Look a snake” yells my travel companion as I see a checkered keelback slithering away into a small stream right beside me. I am in the heart of the forests, experiencing a facet of wild Goa . But this is not the Goa that I know. To begin with the closest beach is an hour away and I am surrounded by creepers in a dense forest. Cutting through the wilderness in South Goa, I am in a Goa beyond the beaches. “The stream is called Rabada” says Ramesh my guide, adding that it eventually joins the Mandovi river somewhere in its course.
It is almost twilight and darkness surrounds us. Pulling thorns from my clothes, I walk down the narrow path listening to the crickets. The silence echoes through the forests. Suddenly I hear a rustle but it is followed by a loud thud. I stop dead in my tracks looking at the shadows surrounding me. I can hear hoofs splashing in the waters but there is nothing to be seen than the curtain of darkness. Ramesh switches on his flashlight and we follow suit. And all we can see is a herd of gaurs rushing away in the opposite direction towards the trees. Another glimpse of the wild Goa.
I am in the thick of Bhagavan Mahaveer Wildlife Sanctuary in wild Goa, on a night trail looking for snakes and nocturnal birds like frogmouth and nightjar. Ramesh is an expert in handling snakes and he points to a slender creeper hanging right in front of me. I am almost about to touch it when he silently points to the tip which showcases a small eye. I realize I am gazing into the eyes of a green vine snake that is obstructing my path. “It is non -poisonous,” reassures Ramesh but adds very quickly that it can bite people especially as it sometimes falls on people from branches overhead. I shiver a bit as Ramesh deftly clears the path for me and we move on to see another curled beauty, a Malabar pit viper pretending to be asleep. This is of course overflowing with venom.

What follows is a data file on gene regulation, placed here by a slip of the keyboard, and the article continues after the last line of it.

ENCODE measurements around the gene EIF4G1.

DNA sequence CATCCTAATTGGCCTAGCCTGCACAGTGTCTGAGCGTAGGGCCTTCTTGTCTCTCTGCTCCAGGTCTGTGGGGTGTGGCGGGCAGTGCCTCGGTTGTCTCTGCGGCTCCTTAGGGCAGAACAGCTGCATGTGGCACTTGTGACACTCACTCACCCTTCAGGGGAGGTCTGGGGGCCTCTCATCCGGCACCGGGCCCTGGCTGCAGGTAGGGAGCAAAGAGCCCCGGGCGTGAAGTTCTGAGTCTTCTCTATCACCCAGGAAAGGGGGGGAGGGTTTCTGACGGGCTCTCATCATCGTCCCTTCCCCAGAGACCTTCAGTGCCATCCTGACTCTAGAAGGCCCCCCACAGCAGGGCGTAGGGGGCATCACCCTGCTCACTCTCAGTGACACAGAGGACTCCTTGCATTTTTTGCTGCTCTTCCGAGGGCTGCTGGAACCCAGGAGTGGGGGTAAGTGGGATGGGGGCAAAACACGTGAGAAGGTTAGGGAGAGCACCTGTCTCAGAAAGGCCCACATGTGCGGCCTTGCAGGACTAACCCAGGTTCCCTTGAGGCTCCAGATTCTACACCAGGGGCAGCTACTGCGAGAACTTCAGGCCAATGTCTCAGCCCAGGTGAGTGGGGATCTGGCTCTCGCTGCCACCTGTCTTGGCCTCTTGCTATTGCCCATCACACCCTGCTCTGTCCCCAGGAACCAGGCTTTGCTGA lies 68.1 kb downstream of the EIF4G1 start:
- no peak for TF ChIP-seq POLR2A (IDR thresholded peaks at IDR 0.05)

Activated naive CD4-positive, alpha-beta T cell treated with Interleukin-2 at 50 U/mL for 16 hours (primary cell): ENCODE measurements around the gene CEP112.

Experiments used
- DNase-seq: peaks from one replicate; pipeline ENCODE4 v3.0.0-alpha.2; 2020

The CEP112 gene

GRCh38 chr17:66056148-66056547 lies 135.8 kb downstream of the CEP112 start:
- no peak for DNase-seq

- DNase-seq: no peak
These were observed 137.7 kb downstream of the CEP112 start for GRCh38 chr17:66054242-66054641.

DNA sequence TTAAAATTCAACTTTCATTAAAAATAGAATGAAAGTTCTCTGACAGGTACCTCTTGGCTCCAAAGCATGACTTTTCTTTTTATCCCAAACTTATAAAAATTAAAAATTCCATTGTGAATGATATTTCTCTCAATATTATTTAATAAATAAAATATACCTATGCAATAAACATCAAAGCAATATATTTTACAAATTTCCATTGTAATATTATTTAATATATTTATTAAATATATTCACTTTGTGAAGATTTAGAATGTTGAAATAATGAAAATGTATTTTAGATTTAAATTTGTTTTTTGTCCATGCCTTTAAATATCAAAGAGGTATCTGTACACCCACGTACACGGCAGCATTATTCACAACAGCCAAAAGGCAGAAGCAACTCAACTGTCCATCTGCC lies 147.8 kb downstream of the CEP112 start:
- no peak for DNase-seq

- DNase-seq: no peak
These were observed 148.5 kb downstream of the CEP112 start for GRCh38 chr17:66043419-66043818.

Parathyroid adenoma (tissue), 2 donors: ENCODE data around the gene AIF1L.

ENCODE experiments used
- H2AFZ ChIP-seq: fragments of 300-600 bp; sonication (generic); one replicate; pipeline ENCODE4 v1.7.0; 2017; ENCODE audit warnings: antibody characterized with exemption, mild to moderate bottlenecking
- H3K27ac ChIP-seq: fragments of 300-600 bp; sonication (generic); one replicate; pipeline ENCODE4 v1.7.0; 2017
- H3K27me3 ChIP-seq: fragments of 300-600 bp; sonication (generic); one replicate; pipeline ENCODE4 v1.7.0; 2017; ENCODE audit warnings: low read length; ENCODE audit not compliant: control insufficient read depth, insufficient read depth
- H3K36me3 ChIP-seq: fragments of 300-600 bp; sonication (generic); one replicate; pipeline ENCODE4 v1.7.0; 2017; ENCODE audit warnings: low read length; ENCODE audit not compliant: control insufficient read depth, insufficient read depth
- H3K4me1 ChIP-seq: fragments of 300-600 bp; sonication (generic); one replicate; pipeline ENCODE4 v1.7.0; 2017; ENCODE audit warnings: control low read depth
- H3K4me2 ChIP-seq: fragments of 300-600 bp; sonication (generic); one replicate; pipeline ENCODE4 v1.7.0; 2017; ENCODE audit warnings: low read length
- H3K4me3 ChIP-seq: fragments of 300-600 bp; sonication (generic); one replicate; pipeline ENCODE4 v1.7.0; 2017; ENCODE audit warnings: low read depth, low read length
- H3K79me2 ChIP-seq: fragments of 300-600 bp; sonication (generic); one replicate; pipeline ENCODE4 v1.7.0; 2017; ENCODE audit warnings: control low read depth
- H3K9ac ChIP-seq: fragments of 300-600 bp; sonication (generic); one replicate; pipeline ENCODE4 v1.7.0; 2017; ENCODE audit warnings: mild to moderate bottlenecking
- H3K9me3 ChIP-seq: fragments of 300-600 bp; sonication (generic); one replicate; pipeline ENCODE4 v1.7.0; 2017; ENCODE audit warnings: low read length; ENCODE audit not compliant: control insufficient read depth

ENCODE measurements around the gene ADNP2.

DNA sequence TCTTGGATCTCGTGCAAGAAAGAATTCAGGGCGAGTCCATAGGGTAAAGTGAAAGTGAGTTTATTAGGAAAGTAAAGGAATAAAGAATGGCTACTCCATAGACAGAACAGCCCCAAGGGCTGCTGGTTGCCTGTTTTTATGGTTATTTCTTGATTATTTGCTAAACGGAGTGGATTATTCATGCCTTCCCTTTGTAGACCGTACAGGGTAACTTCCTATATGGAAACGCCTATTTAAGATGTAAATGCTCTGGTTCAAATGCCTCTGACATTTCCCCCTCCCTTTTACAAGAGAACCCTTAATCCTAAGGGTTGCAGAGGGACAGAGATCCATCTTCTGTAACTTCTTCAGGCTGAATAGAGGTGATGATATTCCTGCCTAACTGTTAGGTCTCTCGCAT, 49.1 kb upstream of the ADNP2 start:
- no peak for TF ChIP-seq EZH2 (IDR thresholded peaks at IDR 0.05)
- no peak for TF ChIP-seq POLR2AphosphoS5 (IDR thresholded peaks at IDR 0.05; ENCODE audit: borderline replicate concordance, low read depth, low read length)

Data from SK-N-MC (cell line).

We continue looking for owls and we spot the Jerdon’s nightjar, a nocturnal bird that flies into the darkness. There is a pair of Srilankan frogmouth hiding in the bush and we decide not to disturb them. The night sky is out in all its glory as the stars look down upon us. We slowly walk back to our serene abode in the woods only to spot a pair of red whiskered bulbuls cuddled together in deep sleep. It was one of the prettiest sightings of the night. But we have to wait till morning to do some birding in Goa.
As morning dawns, the entire forest looks decked up in shades of emerald. Ramesh and his friend Pankaj take us to a little village called Tambdi Surla, where an old Shiva temple built in the 12th century greets us. The only difference is that this shrine built by the Kadambas over thousand years ago was not inside the village but in the dense forest. Lost amidst the jungles, there is hardly anyone around but for a few birds. According to the legend, the temple was built by the Pandavas during their exile but they did not have time to complete it. The Kadambas however took over from where they left. The Western Ghats surround us as this ancient Shiva temple is a haunt of several birds, notably a pair of hornbills.
The village itself is a little further away but you can hardly find any shops or eateries around. I am lost in a world without newspapers, television, internet and mobile network. The village apparently got its name from the Tambdi Surla Mahadeva temple built right in the heart of the forests.
The birds follow us everywhere as we start birding in Goa. Pankaj shows us the state bird of Goa, a bright yellow bulbul with a red throat that gives its name ruby throated bulbul. I see the scarlet minivet in shades of red and yellow. The most beautiful is the Asian fairy blue bird while the loudest are the plum headed parakeets. I take a break and sip some kokum sharbat as I walk around the trees. There is the tiny crimson backed sunbird flitting around the branches. A black hooded oriole flies away like a bandit with a black hood over its eyes. I also spot my favourite Malabar pied and grey hornbills. Almost every tree and every branch is filled with winged creatures singing an ode to the morning sun. Pankaj hands me a pair of binoculars as I get excited focusing on the birds. The entire forest comes alive and the colours blind me. I am lost in a whirl of wings. Standing there I realize that this is the wild Goa , a Goa beyond the beaches and parties that needs to be explored more. However if you are looking for an expert’s tips on Goa, then check out Hippe in Heels’ Guide to Goa. Rachel has stayed here for over four years and her ebook is very comprehensive.
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This post is written in collaboration with Citibank.